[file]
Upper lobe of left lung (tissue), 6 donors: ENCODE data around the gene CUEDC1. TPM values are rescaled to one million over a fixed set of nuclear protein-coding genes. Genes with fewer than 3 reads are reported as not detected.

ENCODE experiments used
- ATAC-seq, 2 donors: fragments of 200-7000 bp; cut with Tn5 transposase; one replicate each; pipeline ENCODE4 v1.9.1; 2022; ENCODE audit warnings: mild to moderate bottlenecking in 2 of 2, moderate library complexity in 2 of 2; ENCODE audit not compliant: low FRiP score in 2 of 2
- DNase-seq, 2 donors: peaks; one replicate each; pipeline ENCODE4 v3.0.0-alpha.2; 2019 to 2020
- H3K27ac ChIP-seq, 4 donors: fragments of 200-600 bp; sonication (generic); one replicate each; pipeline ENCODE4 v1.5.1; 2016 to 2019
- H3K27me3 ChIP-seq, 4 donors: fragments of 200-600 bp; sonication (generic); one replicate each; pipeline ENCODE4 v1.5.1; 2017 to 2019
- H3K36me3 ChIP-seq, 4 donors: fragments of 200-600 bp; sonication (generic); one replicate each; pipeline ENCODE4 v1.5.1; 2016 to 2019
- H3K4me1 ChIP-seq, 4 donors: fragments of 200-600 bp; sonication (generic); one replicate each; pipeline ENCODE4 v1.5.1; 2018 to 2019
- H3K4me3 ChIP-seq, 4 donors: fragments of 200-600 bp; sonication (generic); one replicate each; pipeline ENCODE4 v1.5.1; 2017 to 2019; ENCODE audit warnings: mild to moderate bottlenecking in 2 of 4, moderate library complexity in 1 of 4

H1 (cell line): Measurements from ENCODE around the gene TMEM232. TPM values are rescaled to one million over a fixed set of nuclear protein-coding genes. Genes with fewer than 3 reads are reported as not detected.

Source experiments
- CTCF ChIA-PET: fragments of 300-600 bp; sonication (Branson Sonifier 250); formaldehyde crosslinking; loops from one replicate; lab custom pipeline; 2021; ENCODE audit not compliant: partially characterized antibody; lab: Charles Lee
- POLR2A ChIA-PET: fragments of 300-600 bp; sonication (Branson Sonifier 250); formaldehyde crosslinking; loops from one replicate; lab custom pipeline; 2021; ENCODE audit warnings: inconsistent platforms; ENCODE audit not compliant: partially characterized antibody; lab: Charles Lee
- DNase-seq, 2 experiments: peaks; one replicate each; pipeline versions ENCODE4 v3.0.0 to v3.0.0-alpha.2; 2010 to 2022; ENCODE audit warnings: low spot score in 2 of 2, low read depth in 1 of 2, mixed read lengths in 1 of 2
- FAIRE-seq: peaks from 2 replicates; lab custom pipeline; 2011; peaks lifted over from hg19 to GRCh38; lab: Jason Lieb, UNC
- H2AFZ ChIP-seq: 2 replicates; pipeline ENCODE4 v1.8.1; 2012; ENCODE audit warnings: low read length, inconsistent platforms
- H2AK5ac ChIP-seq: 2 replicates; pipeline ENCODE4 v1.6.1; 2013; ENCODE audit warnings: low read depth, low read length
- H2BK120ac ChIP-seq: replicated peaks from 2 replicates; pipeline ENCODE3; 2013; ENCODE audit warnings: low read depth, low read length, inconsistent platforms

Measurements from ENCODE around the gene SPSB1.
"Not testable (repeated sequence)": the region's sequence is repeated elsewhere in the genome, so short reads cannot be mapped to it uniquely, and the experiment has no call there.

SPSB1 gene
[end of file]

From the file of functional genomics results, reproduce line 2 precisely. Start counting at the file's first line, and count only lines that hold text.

ENCODE experiments used